Top positive review
65 people found this helpful
Well up to his usual high standards
on 21 August 2009
Peter James continues his fine Roy Grace series with another quite superb tale. Every story is rooted in Brighton, and this one is no exception, and the inventive and original plotlines and the characterisation of the main players lift these above ordinary detective fiction. Having dealt with fraud, Internet porn, identity theft, and a host of other topics in previous novels, James turns his attention to the trade in human organs - and he does it with his customary attention to detail, to the extent that you end up feeling you have been educated as well as entertained.
Roy Grace is a satisfyingly complex character, with enough of the standard "policeman" traits to be recognisable, but with some original flaws and failings which complicate his private life (and sometimes his professional career). His colleagues are similarly brought to life, with the minimum of stereotyping, and the villains are believable and , well, villainous.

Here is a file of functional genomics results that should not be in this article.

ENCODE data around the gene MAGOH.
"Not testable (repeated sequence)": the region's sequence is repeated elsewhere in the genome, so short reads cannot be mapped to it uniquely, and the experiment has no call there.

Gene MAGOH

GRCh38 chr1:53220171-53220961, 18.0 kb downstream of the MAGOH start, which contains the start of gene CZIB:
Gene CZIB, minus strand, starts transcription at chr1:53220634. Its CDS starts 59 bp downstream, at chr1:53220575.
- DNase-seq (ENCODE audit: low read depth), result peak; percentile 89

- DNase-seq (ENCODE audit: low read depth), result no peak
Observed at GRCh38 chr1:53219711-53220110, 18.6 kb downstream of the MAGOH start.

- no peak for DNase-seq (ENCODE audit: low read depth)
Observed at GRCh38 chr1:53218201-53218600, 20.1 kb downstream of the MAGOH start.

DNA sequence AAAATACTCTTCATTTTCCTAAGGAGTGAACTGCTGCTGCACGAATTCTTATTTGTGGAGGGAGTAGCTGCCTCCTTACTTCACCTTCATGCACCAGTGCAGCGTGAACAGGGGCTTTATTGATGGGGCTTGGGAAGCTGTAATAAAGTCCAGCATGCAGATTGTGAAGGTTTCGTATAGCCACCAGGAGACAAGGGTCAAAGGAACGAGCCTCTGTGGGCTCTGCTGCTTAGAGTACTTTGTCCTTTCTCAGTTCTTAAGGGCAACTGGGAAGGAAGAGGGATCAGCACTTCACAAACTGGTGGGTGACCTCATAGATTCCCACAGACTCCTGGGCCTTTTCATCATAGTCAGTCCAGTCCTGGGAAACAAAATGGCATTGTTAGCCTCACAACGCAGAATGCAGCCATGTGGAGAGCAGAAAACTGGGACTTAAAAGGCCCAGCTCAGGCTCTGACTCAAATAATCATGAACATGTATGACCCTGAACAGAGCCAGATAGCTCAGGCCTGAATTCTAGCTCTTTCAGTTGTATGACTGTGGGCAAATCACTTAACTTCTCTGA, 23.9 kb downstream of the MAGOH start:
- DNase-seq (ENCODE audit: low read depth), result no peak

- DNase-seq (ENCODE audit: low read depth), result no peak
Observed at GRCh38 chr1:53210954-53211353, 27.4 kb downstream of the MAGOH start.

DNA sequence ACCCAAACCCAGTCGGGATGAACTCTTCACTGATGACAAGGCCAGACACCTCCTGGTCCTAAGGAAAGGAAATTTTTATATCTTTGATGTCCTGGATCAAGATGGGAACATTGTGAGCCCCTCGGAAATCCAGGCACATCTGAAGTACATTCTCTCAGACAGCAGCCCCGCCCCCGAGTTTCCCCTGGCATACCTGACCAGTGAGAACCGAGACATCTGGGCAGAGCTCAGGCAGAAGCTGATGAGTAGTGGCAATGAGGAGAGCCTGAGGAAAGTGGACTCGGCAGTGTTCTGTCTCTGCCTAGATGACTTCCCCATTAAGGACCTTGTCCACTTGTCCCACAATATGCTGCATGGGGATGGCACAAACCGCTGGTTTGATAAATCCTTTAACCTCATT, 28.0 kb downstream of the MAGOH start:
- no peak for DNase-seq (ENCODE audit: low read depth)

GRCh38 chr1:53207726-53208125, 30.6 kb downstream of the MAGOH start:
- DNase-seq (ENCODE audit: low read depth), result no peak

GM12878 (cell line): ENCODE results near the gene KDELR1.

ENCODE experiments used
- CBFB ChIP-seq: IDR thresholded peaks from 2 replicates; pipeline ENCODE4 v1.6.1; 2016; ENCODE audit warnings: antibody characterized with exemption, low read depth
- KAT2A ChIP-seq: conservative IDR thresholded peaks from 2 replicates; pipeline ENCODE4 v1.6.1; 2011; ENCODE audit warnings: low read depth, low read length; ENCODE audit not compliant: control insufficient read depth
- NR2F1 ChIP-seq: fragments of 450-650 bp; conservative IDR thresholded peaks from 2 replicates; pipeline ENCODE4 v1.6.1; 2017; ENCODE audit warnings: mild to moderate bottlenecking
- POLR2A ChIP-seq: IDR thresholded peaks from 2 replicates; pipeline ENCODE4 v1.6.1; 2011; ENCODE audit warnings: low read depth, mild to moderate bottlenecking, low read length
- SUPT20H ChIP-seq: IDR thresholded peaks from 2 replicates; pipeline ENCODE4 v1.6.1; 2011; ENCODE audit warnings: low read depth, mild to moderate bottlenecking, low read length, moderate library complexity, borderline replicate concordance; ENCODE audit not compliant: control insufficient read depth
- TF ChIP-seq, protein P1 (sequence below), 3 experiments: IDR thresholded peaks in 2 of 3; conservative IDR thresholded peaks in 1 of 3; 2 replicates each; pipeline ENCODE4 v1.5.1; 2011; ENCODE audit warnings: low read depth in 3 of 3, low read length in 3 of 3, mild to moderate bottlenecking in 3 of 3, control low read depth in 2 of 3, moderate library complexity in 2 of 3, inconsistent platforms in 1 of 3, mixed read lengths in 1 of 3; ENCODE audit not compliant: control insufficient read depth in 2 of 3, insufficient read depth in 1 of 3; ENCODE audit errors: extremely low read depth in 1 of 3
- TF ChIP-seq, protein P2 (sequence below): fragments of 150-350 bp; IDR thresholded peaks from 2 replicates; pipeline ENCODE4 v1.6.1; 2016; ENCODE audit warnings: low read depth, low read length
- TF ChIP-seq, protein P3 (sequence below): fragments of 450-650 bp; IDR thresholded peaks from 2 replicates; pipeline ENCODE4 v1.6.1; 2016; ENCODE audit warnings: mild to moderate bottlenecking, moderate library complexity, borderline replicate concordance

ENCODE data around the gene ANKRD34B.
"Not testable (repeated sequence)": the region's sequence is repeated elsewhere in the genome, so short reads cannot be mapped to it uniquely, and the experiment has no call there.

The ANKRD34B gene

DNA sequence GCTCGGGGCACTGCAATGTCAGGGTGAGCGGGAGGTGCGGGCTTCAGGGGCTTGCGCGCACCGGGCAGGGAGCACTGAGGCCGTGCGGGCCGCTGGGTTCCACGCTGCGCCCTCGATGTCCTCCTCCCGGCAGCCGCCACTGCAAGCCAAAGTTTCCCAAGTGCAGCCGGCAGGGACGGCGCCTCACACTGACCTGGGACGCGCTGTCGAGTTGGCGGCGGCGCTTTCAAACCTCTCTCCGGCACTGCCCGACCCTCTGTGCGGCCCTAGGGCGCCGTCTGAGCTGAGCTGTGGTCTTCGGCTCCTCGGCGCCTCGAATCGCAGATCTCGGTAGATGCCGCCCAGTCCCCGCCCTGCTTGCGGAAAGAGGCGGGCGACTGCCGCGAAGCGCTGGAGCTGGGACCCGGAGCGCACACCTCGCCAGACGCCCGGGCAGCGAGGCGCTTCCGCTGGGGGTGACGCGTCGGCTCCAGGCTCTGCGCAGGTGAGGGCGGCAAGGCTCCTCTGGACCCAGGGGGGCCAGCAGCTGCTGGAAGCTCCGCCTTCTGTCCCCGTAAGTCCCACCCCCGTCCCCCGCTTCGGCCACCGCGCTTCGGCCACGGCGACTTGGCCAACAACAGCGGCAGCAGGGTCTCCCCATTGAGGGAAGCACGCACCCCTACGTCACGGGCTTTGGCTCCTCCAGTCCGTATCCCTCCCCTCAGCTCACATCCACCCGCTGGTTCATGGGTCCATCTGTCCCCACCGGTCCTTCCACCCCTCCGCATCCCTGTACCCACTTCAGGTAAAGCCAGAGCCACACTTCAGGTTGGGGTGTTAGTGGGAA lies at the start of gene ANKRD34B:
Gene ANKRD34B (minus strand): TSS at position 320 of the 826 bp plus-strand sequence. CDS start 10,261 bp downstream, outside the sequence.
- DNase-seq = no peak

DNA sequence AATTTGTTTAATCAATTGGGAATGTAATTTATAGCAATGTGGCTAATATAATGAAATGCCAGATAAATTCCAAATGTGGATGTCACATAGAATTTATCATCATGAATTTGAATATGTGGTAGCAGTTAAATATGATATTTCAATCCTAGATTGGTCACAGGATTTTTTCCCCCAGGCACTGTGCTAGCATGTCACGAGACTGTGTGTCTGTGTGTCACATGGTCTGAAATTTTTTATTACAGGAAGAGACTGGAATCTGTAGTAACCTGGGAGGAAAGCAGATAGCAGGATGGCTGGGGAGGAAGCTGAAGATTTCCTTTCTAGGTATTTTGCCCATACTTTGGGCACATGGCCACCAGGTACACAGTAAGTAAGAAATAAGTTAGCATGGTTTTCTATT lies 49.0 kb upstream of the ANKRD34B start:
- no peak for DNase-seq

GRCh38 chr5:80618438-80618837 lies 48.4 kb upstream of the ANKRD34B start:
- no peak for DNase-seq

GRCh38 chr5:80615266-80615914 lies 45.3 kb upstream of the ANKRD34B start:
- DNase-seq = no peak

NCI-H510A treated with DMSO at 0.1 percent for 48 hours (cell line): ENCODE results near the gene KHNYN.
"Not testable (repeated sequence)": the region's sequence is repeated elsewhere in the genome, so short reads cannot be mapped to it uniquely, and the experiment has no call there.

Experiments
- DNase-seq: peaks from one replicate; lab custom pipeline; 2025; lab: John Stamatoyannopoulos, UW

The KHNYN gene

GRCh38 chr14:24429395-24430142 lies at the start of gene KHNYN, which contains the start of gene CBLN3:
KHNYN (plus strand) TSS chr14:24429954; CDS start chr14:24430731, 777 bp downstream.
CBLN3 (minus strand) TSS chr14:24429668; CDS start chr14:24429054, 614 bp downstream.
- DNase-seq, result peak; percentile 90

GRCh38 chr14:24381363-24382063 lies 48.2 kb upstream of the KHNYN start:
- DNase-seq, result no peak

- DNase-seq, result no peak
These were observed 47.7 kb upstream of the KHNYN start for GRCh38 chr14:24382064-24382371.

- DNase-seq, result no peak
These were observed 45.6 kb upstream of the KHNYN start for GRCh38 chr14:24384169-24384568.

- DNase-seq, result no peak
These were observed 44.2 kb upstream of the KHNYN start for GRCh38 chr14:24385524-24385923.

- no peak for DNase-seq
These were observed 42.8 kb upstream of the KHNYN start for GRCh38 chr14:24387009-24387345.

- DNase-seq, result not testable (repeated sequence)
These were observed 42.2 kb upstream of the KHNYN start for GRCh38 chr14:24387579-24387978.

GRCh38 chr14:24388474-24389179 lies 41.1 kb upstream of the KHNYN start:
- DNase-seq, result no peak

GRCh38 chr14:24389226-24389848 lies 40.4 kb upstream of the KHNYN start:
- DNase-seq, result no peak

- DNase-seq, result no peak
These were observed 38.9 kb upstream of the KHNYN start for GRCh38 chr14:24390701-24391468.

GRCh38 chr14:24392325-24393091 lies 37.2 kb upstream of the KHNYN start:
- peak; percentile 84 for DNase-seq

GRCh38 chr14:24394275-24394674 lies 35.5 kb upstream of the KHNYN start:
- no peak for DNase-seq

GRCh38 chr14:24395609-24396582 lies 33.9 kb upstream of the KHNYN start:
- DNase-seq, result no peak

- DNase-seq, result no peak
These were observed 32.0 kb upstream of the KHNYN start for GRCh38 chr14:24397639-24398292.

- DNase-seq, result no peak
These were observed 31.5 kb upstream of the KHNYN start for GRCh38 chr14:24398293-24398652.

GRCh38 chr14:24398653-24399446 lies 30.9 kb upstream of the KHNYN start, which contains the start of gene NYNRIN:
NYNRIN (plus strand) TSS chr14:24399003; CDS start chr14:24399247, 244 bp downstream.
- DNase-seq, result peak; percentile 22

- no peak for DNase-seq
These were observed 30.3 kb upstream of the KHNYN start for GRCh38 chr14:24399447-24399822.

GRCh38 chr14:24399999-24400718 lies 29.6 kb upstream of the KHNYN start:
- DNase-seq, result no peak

In "Dead Tomorrow" the investigation is woven with moral issues, (I won't say more, as I don't want to spoil the story), which James handles superbly, without ever preaching. The plot develops at a satisfying pace, and as the reader, you see the whole thing as the threads are brought together, but this never feels predictable, such is James skill with plot twists.
All in all a worthy addition to the series, it's just a shame we have to wait for the next one. If you are new to these, I suggest you pick up at the beginning (Dead Simple) and work forward from there - not that you can't read Dead Tomorrow as a stand alone, but you'll get so much more from it, having read the others first - oh and the nearest comparison to these novels (for me anyway) are the Inspector Banks series, by Peter Robinson, if you enjoy those, Grace should be right up your street.